noting general principle that "[s]tatutes in derogation or modification of the common law are strictly construed"Summary of this case from Rustin Mountain Restoration, LLC v. Weeks
September 16, 1977.
Appeal from the Circuit Court, Jefferson County, Charles Nice, J.
William J. Baxley, Atty. Gen., and Eric A. Bowen, Asst. Atty. Gen. for the State, petitioner.
Herbert W. Stone and R.B. Jones, Birmingham, opposed.
We granted the state's petition for writ of certiorari because it was asserted the the Court of Criminal Appeals, 353 So.2d 520, wrongly decided a case of first impression.
That court held that the trial court erroneously allowed the defendant's ex-wife to testify, over the defendant's objection, to (1) a telephone conversation between the defendant and a third party accomplice which was overheard by the ex-wife; and (2) that on the day following the fire for which the defendant was convicted of arson, she and the defendant drove his mother's car by the burned house to view the damage. The Court of Criminal Appeals held that the marital privilege for confidential communications existed independently from the statutory disqualification under Title 15, § 311, Code of Alabama, and held that the ex-wife's testimony in both instances was inadmissible under the privilege, reversing the trial court.
At common law, the courts of Alabama have recognized two forms of the marital exemption — the rule of incompetency and the privilege against disclosure of confidential communications. Owen v. State, 78 Ala. 425 (1885); Sumner v. Cooke, 51 Ala. 521 (1874). Each form was designed to protect a particular aspect of the marital relationship and the application of each was governed by different rules. The rule of incompetency protected the harmony of the marriage, reflecting the age-old repugnance for the idea of convicting a man by his wife's testimony. On the other hand, the privilege of confidentiality protected the privacy of the marriage — the rights of the individual partners to the marriage rather than the institution of marriage itself. Comment, Questioning the Marital Privilege: A Medieval Philosophy in a Modern World, 7 Cum.L.Rev. 307 (1976). The two existed simultaneously, but independently, at common law. On September 28, 1915, the Alabama Legislature abolished the rule of incompetency and adopted the present statutory language which allows the spouse to testify voluntarily:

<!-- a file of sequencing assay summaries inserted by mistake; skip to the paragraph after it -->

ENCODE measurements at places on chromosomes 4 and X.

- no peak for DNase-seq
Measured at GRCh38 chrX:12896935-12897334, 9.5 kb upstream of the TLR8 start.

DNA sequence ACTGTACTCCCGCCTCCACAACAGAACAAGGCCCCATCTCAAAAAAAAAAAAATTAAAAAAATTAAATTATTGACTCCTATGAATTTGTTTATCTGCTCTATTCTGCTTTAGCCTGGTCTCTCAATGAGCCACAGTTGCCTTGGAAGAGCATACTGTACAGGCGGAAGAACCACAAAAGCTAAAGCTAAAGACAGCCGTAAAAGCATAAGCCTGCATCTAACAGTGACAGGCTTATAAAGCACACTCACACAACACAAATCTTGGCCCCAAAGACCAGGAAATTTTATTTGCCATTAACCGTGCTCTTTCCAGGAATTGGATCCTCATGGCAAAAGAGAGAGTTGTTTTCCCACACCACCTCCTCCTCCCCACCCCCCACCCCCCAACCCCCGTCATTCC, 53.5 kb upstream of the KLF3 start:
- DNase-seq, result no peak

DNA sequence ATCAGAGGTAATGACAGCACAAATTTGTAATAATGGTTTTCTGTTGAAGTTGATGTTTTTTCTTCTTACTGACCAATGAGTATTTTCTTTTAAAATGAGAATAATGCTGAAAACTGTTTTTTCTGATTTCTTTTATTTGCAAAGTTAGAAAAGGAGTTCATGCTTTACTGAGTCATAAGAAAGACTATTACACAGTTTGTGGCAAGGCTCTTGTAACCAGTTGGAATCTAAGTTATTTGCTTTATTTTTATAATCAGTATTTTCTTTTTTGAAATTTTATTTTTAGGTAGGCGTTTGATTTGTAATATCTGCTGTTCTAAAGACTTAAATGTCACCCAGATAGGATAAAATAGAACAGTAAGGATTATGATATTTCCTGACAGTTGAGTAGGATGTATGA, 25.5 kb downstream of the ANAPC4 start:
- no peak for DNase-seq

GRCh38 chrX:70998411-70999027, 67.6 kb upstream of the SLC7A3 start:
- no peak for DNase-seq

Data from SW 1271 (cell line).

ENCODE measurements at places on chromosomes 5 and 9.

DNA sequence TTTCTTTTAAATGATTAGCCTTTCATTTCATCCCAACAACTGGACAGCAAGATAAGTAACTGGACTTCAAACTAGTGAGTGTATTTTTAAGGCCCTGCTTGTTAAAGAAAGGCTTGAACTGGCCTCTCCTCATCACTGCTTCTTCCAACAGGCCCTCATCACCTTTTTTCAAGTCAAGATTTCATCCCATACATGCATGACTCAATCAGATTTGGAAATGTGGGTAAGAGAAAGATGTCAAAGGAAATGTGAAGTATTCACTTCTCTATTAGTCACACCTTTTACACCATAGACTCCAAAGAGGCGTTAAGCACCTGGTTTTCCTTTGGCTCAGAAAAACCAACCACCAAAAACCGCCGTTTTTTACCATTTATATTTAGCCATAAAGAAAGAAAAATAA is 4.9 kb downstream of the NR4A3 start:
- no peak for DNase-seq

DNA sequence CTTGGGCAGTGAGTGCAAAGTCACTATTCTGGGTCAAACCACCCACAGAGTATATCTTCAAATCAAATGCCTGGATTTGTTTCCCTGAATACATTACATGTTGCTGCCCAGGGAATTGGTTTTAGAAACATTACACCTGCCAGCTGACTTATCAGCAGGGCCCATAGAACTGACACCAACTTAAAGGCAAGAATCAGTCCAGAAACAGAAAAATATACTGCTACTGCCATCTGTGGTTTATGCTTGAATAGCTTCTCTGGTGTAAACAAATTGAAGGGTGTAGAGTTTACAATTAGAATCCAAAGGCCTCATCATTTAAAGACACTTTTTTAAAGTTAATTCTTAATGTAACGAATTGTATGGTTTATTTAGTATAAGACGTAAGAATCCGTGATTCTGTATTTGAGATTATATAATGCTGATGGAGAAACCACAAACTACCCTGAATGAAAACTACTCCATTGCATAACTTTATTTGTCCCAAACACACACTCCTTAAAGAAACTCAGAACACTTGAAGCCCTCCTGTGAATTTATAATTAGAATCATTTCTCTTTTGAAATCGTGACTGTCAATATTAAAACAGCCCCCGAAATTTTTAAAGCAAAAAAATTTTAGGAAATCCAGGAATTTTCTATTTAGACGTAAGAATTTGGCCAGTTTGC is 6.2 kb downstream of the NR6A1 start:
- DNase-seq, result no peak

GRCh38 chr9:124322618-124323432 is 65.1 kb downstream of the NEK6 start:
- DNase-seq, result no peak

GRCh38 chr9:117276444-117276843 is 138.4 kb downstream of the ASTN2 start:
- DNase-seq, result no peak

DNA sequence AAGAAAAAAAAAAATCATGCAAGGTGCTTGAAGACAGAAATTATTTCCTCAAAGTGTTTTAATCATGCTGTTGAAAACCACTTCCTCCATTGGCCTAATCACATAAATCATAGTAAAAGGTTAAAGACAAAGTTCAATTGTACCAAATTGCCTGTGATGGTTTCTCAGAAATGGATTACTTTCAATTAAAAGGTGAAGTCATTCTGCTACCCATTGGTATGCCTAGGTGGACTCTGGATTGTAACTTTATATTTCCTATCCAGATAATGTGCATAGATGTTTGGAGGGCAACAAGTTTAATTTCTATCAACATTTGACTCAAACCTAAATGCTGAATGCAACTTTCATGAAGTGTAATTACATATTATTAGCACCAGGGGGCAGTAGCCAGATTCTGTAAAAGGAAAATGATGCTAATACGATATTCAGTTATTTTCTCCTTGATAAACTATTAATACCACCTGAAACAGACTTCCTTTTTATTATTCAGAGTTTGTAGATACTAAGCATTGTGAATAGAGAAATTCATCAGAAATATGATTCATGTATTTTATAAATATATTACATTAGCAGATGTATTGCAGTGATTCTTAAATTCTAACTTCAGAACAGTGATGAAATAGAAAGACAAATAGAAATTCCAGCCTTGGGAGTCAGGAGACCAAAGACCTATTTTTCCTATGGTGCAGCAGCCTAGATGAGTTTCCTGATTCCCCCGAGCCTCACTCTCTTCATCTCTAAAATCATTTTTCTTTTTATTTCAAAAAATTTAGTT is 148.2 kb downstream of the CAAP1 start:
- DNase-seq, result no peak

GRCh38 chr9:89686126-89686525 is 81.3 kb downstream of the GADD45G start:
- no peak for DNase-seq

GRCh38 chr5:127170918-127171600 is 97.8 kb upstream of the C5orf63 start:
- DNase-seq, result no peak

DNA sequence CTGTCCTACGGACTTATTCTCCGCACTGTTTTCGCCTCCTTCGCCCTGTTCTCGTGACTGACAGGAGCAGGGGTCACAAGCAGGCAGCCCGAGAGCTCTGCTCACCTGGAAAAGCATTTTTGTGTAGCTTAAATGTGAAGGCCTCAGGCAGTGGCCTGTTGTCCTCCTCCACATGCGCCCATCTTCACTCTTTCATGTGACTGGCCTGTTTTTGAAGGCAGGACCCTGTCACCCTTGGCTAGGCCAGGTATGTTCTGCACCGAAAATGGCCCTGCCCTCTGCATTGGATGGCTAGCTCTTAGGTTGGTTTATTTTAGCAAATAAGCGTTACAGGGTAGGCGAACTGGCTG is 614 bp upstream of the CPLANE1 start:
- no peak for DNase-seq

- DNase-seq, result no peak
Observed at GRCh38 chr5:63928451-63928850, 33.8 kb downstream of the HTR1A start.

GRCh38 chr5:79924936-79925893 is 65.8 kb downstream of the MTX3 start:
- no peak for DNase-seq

"The husband and wife may testify either for or against each other in criminal cases, but shall not be compelled to do so." Title 15, § 311, Code of Alabama.
Statutes in derogation or modification of the common law are strictly construed. Cook v. Meyer, 73 Ala. 580 (1883). Such statutes are presumed not to alter the common law in any way not expressly declared. Pappas v. City of Eufaula, 282 Ala. 242, 210 So.2d 802 (1968). Title 15, § 311, makes no mention of the common law privilege for confidential communications between husband and wife and can have no effect on the independent nature of that privilege. The Court of Criminal Appeals correctly held.